The UK is now banning universal default passwords for IoTs or the Internet of Things devices under its new law. What's more, hefty penalties are awaiting firms who will disobey and fail to comply.
UK Bans Universal Default Passwords for IoTs
The United Kingdom Parliament passed the new law, which expressed distaste for default passwords, to prevent them from being reset after restoring the device to factory settings, as per the report by Gizmodo.
Instead, the bill that goes by the name The Product Security and Telecommunications Infrastructure Bill or PSTI is now requiring tech firms to use unique passwords for IoT home devices.
The UK Minister for Media, Data, and Digital Infrastructure, Julia Lopez, said in a statement that that cyberattacks or hackers are attempting to "break into people's smart devices" on an alarming daily basis.
Lopez further noted that consumers have a false sense of security when it comes to the products that are being sold in the market. Instead, these devices are actually "putting many of us at risk of fraud and theft."
Meanwhile, according to the news story by BBC, a recent study from the consumer watchdog called "Which?" showed that smart home devices are exposed to thousands of cyberattacks, which compromises the security of homeowners.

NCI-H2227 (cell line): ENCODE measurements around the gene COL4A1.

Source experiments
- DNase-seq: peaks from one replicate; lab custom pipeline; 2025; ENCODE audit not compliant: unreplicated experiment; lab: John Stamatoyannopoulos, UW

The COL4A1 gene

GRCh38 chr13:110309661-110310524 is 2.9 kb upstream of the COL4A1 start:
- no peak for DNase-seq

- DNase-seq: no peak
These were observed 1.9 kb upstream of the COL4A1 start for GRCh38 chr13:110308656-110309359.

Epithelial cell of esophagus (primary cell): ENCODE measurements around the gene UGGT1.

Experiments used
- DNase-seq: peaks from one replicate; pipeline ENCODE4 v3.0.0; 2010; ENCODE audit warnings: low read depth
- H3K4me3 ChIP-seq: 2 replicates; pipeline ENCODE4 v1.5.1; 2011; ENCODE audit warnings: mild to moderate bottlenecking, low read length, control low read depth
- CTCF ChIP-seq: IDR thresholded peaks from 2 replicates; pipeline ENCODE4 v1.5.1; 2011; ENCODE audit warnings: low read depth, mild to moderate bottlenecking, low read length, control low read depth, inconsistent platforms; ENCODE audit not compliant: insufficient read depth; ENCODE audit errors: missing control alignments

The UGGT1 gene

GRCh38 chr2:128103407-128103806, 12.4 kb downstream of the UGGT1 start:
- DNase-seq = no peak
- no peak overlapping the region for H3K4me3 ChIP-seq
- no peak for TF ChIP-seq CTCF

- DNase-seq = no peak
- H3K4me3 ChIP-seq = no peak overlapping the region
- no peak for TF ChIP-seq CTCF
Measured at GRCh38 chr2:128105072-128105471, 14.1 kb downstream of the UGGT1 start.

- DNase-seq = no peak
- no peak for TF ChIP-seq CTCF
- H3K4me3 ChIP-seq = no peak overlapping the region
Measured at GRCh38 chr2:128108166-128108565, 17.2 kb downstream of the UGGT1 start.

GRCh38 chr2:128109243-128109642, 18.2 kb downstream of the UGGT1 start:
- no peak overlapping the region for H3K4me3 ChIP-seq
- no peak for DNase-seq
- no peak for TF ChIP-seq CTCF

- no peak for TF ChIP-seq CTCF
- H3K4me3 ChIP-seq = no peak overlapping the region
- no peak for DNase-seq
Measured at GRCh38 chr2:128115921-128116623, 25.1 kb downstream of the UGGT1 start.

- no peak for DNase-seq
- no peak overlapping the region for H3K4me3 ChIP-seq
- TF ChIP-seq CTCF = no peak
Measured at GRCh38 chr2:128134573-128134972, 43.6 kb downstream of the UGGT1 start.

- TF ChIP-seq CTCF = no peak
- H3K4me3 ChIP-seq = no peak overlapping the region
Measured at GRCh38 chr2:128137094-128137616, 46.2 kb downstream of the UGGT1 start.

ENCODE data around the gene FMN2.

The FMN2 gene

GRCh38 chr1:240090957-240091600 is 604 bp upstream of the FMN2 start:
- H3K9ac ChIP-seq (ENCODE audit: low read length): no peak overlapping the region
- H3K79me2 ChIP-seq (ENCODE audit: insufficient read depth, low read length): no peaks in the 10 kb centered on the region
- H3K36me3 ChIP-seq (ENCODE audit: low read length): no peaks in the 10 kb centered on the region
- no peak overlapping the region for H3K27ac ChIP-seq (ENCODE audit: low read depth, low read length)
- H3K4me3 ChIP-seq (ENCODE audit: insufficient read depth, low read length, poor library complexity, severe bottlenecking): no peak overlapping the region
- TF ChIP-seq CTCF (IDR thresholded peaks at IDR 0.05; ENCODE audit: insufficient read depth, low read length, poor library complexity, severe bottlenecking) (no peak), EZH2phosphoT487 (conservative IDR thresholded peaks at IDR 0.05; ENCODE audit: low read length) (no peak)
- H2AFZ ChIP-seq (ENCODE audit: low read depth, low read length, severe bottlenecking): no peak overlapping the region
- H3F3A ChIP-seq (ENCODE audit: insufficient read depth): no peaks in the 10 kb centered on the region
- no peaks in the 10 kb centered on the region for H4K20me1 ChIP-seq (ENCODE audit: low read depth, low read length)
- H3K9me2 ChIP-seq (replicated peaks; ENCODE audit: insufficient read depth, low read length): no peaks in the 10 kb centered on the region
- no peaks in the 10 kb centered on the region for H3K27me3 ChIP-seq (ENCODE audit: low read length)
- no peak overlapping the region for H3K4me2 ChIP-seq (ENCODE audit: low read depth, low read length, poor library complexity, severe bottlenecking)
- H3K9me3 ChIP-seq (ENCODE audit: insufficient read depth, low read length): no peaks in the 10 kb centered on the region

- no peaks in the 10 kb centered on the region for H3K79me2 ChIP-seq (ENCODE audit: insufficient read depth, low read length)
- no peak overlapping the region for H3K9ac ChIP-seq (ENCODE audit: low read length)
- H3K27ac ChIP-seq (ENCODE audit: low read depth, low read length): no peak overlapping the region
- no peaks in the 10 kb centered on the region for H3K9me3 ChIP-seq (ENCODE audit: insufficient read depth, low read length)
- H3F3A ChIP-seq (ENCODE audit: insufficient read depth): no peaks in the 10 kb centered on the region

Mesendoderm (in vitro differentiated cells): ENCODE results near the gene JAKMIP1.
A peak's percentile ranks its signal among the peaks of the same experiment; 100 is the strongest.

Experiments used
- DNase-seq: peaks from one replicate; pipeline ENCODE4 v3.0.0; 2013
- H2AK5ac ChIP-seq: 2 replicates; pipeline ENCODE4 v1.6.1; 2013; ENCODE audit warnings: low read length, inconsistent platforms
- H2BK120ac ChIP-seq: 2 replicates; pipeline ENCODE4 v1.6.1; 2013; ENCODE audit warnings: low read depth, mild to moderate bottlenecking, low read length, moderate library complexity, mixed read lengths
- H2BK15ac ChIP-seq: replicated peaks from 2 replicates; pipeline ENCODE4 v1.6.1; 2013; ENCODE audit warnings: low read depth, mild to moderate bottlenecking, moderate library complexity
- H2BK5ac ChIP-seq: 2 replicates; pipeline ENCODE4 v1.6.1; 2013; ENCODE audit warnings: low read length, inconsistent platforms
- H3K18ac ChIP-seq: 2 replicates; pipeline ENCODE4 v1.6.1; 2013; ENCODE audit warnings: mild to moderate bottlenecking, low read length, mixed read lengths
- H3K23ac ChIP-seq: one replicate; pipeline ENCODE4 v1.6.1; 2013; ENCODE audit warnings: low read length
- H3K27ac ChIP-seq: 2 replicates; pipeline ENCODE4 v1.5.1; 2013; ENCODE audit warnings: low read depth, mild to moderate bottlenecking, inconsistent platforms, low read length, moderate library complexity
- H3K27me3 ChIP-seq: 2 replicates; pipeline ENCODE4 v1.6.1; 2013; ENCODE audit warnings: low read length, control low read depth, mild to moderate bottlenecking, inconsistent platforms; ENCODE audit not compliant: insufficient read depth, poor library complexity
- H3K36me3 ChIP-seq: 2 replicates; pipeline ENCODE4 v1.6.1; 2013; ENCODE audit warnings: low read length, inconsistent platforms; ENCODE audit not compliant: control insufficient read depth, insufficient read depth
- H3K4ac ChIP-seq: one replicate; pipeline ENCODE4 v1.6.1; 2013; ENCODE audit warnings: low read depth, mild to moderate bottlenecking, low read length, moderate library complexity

To be precise, there are potentially about 12,000 attacks on IoT devices every single week, the recent research claims.
That said, a security expert told BBC that banning default passwords is the "first step" to further avoid these kinds of attacks.
In addition to that, another report by cybersecurity firm Symantec last 2020 also showed that the universal passwords of IoTs are exposing home devices to cyberattacks.
The study went on to reveal that 55% of the IoT attacks used the default password of "123456." On the other hand, 3% of the hacking incidents were infiltrated by another universally used password, "admin."
Default Passwords and Fines
All that said, the PSTI bill of the UK seeks to increase the security of smart home devices by punishing tech firms that would use universal default passwords.
The steep fine that the British nation is imposing is no joke.
In fact, companies found disobeying the new security standards in the region will have to pay a whopping $11.2 million or 10 million in Euros.
Not to mention that the penalty could be more expensive as there is also an option to base it on the global revenues of the tech firm of up to four percent.
UK Law Requires More Security Updates Transparency
On top of that, the new law also requires tech firms to be more transparent regarding both the security patches and updates of their smart home products.
It is to note that the bill further claimed that only 20% of IoT firms are practicing transparency for their security updates. As such, the new law is about to change those figures.
This article is owned by Tech Times
Written by Teejay Boris